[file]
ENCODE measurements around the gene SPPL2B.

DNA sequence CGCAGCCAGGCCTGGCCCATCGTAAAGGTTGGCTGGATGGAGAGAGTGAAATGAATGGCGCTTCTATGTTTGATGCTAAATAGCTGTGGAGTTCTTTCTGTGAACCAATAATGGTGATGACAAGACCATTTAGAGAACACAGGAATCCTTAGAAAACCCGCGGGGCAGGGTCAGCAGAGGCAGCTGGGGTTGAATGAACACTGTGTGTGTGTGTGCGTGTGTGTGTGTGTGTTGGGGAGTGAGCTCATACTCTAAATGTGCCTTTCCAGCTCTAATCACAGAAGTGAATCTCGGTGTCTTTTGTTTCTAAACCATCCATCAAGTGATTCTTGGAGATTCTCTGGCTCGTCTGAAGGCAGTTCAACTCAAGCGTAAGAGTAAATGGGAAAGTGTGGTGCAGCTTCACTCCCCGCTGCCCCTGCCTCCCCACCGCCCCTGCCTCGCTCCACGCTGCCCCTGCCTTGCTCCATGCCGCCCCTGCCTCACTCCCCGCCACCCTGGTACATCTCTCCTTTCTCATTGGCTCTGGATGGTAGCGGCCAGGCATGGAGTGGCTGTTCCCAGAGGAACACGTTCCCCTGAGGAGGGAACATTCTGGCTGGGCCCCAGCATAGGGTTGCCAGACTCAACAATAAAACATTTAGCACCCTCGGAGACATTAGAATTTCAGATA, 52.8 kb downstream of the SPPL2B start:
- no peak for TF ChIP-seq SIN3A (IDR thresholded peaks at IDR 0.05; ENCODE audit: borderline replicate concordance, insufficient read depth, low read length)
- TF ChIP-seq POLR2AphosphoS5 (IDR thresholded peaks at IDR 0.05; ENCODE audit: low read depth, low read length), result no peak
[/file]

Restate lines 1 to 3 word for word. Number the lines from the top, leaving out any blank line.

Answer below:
ENCODE measurements around the gene SPPL2B.

DNA sequence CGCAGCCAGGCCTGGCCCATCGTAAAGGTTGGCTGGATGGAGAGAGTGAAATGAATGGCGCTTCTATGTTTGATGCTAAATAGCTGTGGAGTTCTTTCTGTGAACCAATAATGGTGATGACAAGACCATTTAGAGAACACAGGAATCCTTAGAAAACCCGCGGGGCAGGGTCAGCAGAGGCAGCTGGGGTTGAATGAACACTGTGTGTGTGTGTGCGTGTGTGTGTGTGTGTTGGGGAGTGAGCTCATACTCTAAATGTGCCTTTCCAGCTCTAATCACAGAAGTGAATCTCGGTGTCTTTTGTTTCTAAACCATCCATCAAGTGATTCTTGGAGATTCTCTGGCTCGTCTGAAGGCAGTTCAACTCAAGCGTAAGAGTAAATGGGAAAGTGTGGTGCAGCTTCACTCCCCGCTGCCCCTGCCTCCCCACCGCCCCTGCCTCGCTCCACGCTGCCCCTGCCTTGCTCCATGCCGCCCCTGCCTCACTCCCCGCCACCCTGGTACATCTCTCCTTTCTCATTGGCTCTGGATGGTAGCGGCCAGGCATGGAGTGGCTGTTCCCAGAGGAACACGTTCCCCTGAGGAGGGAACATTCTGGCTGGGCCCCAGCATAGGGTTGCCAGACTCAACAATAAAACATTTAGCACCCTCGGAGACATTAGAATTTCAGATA, 52.8 kb downstream of the SPPL2B start:
- no peak for TF ChIP-seq SIN3A (IDR thresholded peaks at IDR 0.05; ENCODE audit: borderline replicate concordance, insufficient read depth, low read length)